“Vaccines were one of the great inventions of modern history. They helped stop America’s polio epidemic in the 1950s, when it was paralyzing thousands and killing at least 3,000 a year. They have prevented the deaths of millions worldwide from diseases such as diphtheria, smallpox, measles and tetanus. And yet many people are reluctant to get their shots or vaccinate their children. A study published Wednesday concludes that using education campaigns, and simply trying to persuade people to get the shots, is far less effective than using indirect behavioral nudges. The reason most people don’t get vaccinations for themselves or their children, the study found, isn’t because…

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The Atlantic: Why Amazon Pays Some of Its Workers to Quit

“… When I talked to Katherine Milkman, a professor at the Wharton School at the University of Pennsylvania, she brought up a similar idea, from the realm of social psychology. She talked about the mental pressure humans feel to resolve cognitive dissonance—if people have two conflicting beliefs, they’ll try to rationalize one to make it fit with the other. In this case, workers may dislike their jobs at Amazon, but if they turn down The Offer, it means they passed on a chance to quit. It’s likely that they’ll then try to convince themselves that they actually like working at…

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Knowledge@Wharton: It’s All About Timing: How Nonprofits Can Increase Charitable Donations

“Charitable organizations and nonprofit institutions that rely on donations to fund their activities have to strike a delicate balance between aggressively soliciting money and not turning off donors. New research from Wharton shows that timing is the key to maximizing donations, particularly from people with an existing connection to the organization. Katherine Milkman, professor of operations, information and decisions, and Judd Kessler, professor of business economics and public policy, joined the Knowledge@Wharton show, which airs on SiriusXM channel 111, to discuss their study, which focused on donations to a hospital system. While the findings have practical implications for nonprofits, the study also offers…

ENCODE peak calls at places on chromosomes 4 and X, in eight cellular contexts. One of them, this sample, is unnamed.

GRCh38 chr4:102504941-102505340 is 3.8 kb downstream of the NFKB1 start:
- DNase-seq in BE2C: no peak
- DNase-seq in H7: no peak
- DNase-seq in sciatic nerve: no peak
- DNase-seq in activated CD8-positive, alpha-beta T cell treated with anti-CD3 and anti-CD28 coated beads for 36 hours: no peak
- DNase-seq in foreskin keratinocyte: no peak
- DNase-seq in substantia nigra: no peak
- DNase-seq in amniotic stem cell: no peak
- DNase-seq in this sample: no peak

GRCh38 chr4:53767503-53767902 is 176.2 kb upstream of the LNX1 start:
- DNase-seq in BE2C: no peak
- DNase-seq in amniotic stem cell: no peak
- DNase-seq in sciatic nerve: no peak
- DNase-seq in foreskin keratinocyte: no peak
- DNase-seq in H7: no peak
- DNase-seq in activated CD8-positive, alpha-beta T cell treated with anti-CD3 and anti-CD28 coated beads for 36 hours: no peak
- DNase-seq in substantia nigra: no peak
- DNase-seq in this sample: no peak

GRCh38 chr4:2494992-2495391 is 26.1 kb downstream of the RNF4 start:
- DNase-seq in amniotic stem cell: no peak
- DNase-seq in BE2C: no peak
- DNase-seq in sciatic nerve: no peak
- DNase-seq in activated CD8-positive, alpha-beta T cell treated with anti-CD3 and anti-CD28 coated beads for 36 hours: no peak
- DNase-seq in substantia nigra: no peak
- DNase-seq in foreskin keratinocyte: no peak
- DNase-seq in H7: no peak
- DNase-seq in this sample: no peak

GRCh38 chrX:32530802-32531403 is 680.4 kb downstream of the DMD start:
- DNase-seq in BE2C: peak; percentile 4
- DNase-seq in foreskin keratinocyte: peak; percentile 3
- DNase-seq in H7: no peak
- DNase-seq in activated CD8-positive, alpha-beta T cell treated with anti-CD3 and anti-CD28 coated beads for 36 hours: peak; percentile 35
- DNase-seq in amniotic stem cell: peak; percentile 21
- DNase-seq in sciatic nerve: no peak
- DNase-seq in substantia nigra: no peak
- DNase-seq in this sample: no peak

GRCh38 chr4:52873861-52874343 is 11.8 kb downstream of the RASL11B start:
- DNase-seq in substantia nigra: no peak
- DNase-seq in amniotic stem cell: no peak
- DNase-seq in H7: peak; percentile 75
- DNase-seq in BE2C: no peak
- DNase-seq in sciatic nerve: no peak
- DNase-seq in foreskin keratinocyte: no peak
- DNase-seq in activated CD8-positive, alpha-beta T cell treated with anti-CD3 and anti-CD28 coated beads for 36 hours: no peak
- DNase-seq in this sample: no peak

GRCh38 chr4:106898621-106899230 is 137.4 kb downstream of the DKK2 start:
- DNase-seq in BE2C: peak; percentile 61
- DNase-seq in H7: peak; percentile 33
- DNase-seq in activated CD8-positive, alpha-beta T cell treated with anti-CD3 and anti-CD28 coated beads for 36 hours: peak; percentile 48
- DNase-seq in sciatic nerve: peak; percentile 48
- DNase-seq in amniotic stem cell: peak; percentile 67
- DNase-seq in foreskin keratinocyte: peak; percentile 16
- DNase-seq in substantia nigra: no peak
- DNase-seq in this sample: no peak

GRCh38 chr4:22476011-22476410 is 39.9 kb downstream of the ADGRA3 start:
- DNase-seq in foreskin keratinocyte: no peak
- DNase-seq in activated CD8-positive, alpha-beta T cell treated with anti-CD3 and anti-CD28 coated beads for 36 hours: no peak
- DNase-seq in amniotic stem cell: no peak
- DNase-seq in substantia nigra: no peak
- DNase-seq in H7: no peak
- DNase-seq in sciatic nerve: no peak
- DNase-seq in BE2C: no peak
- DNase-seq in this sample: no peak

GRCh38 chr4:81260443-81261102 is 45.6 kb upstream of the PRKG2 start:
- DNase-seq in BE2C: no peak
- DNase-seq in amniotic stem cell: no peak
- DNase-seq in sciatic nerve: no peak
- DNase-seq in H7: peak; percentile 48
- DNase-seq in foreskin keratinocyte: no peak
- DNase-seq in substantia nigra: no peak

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New York Times: How to Make (and Keep) a New Year’s Resolution

“Making a concrete goal is really important rather than just vaguely saying ‘I want to lose weight.’ You want to have a goal: How much weight do you want to lose and at what time interval?” said Katherine L. Milkman, an associate professor of operations information and decisions at the Wharton School of the University of Pennsylvania. “Five pounds in the next two months — that’s going to be more effective.” Read more here.

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Q&A with Katherine Milkman: Keeping Your Resolutions

What are some common roadblocks to keeping new year’s resolutions? How can behavioral strategies remove them? Self-control problems lead us to put off doing what we resolve to do better until later.  I’ll start the diet, but NEXT week.  I’ll go to the gym, but NEXT week.  Commitment devices are a terrific behavioral solution.  They involve signing up for some kind of punishment in the future (e.g., paying a fine, being ashamed in front of friends on social media) if we don’t actually do what we’ve resolved to do.  So I might sign up for a commitment device (say using…